According to Gartner, IT spending backed by the cloud will cross $3.7 trillion in the next two years or so. While that’s a huge number it’s not that surprising. Ever heard of organizations taking up digital transformation without using the cloud? I surely haven’t. Everyone is understanding the true value of disruption, and technologies like AI and IoT are seeing increased consumer demand today. This means that the demand to leverage the cloud within organizations is also on the rise. Public cloud platforms like AWS, Microsoft Azure, Google and Alibaba Cloud have already made a mark for themselves in this rapidly changing technological landscape, and rightly so. They offer businesses a chance at better investment value, higher delivery speeds, increased agility, better storage options, and typically costs less. Works like a charm, right?
It sounds simple, but really, it isn’t. I’ll tell you why. Most businesses look at the cloud as one entity, but that’s not the case. The cloud is not just one platform. It is an integrated system of different hardware, software and logical links that work together to collate data and bring it to the end-user. Many organizations also feel that migrating legacy infrastructures on to the cloud may be a boon for them, and hence, rush into it. This is where they lose out.
Let’s talk about spend first. For example, AWS offers pay-as-you-use services along with easy scalability, which is a great or obvious reasons. You only pay for what you use, so spends are ideally optimized. But here’s the catch. Without technical experts on board, analyzing cloud costs to run a given service becomes difficult. You may end up paying for unneeded options, and forego ones that would actually be beneficial. Sometimes, cloud-service bills may also be vague, so you simply don’t get the data you need to understand what’s driving the spikes and dips in costs. Research says that almost half of compute resources that organizations sign up for are used for non-production purposes, and the majority of servers used for these functions only need to run during the typical 40-hour work week, not 24/7. If that’s the case, you may end up losing out on a lot of money!
Moving on to the utilization front, while a key advantage of moving to cloud is that you have unlimited capacity, enterprises often buy more capacity than they need, to ensure that they have enough resources to handle technological expansion. Then come applications. While planning computing resources, application owners will typically go by the data they have in hand from physical server days (because they don’t really have a precedent) as well as some assumptions around perceived business needs they see coming. And, since this estimation is made keeping in mind the worst disaster and the best growth scenarios, there is ample risk of over provisioning. In fact, no resource restriction actually serves as a motivator for over provisioning.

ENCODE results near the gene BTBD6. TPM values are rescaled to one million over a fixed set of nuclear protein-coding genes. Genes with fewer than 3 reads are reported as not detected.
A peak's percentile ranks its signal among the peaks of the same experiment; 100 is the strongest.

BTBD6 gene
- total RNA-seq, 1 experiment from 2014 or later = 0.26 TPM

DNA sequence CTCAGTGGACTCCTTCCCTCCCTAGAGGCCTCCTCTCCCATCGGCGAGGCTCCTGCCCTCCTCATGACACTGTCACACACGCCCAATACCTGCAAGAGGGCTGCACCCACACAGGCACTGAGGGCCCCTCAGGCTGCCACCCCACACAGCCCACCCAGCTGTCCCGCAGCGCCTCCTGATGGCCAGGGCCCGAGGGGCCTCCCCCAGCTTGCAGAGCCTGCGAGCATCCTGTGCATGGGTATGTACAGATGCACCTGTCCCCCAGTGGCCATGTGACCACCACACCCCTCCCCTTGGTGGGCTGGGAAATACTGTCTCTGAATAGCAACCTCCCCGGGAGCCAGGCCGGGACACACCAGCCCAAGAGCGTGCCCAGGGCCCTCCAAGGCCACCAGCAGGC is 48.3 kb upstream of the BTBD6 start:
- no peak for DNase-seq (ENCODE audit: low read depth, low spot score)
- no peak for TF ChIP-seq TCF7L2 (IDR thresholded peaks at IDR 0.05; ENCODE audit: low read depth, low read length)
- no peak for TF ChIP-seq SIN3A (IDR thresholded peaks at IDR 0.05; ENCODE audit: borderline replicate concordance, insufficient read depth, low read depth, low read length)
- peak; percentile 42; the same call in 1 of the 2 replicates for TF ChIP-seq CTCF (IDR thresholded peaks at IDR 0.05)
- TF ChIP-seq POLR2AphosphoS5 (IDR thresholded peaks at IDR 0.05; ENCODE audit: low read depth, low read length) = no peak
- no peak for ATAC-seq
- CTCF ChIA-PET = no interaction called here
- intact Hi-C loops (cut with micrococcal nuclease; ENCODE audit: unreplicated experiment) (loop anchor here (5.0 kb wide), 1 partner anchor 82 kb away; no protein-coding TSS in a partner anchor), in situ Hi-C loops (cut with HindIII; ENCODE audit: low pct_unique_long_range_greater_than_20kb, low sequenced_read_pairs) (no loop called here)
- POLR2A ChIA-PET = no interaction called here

Published analysis suggests that in the current scenario, many organizations that take up cloud migration do not utilize more than 10 percent of its potential. The best case scenario is a utilization of 30 to 40%. Right Size Cloud Capacity is therefore a necessary consideration, if you really want to maximize cloud value.
So how do you make sure that your cloud resources are being utilized optimally?
A few critical things need to be kept in mind before taking this leap: how much are you spending now and hence willing to spend, how you will sustain peak efficiency with business drivers, and how will automation impact the day to day functioning of your organization?
The first step to solving the puzzle is to choose what kind of a cloud model you would want for your business. For eg: If you are a large scale multinationals, the hybrid cloud could be the most viable. It gives you better flexibility in terms of deciding on the best combination of pay-per-use public cloud, private cloud and an on premise presence. For one, the migration itself becomes staggered and you get the space to decide on a pace, including, giving your internal team the time to come up the curve. To add to that, cloud automation and monitoring tools help you control extra costs and maximize resource utilization. For example: following the capacity versus utilization curve by AWS might be a good start for you to draw a parallel between your demands, budgets and the level of scalability that you are looking at for your business. This will also guide you to move from an infrastructural mindset to an overall IT centric approach.
All of this sounds easy on paper but when you start getting your hands dirty and implementing these changes, it can get really complicated. You can have all the tools and automated processes set in place, but if you don’t have a core, skilled team driving the move, it can very quickly turn into a veritable battleground. Yes, technology has overtaken every other industry with the pace at which it is evolving, but human learning and understanding is irreplaceable.
A lesson learnt in our three decades of experience within the traditional IT framework, with legacy systems, and now with the digital tech following a more agile development model. When it comes to the cloud there will always be difficult questions, but we have managed to answer them all, right from cloud architecture management, cloud migration to enterprise cloud solutions and cloud consulting. We’ve been helping our clients #GetITRight for decades!